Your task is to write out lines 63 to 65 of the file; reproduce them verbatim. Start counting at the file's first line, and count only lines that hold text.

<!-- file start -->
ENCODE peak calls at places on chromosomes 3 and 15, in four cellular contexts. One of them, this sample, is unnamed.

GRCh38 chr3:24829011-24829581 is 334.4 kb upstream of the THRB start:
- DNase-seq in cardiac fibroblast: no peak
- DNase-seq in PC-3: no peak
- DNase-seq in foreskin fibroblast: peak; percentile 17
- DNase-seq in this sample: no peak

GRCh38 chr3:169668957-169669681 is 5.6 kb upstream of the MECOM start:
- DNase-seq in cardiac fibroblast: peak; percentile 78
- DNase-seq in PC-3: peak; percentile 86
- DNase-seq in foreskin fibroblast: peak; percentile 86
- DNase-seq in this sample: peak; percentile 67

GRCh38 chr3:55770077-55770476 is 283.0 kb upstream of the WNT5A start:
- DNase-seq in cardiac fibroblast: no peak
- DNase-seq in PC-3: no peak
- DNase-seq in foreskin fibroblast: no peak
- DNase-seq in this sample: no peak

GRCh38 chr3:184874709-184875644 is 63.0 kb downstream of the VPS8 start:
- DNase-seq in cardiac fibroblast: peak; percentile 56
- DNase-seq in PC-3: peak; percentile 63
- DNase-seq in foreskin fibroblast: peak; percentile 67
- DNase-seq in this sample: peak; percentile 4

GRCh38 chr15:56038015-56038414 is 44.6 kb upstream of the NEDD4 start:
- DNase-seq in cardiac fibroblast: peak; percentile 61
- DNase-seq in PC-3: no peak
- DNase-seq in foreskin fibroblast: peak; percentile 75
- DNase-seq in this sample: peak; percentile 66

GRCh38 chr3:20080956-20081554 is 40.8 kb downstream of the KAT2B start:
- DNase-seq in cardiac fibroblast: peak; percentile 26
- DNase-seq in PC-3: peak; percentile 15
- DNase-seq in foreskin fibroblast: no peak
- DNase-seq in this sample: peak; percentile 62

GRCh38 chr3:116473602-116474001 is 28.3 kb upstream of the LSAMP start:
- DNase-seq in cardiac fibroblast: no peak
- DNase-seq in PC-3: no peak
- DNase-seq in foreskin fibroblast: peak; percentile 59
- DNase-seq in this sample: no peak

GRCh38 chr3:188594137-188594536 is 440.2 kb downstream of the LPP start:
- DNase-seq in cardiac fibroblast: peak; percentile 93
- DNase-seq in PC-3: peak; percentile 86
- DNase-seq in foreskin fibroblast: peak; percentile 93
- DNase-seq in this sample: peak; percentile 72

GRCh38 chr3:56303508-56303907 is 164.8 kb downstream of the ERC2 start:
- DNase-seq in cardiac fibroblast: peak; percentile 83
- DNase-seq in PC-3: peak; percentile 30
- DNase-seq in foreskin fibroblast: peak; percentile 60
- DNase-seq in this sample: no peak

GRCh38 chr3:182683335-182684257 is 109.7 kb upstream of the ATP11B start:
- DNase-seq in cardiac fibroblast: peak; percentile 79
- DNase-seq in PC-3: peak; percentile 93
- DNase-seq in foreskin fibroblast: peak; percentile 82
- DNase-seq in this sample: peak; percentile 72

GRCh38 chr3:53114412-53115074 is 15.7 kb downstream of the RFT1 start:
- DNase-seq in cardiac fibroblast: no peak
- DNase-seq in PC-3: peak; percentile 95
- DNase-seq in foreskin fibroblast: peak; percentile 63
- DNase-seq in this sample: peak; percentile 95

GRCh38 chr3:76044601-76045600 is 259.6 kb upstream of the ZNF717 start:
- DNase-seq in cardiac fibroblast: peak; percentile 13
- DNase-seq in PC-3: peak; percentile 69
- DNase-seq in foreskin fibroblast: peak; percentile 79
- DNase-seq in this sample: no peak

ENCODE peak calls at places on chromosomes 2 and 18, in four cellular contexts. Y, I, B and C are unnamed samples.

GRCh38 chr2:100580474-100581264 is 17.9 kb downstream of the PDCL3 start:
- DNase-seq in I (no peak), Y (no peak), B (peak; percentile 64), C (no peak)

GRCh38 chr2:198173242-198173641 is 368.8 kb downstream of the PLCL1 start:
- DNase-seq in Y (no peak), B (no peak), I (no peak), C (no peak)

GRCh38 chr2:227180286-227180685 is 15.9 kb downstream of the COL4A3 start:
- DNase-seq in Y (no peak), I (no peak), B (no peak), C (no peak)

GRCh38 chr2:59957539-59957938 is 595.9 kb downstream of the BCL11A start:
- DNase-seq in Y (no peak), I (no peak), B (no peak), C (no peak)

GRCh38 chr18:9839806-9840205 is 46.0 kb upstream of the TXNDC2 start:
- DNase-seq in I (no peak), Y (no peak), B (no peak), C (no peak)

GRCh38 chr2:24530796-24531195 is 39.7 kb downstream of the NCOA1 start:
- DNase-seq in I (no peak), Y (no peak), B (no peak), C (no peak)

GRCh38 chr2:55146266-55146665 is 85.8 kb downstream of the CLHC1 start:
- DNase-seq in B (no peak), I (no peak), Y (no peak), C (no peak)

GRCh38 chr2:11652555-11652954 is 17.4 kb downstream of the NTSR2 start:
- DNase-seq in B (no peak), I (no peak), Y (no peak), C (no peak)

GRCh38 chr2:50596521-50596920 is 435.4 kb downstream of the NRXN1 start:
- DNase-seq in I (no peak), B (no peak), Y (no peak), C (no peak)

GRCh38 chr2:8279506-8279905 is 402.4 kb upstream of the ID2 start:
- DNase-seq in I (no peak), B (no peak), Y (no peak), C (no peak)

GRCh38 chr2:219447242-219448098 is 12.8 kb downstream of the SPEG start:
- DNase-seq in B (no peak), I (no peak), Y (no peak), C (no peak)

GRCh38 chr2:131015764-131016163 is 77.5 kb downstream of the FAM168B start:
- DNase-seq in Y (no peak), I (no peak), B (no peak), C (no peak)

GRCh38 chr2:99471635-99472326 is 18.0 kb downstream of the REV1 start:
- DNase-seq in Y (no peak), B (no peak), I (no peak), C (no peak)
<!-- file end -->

GRCh38 chr2:100580474-100581264 is 17.9 kb downstream of the PDCL3 start:
- DNase-seq in I (no peak), Y (no peak), B (peak; percentile 64), C (no peak)

GRCh38 chr2:198173242-198173641 is 368.8 kb downstream of the PLCL1 start: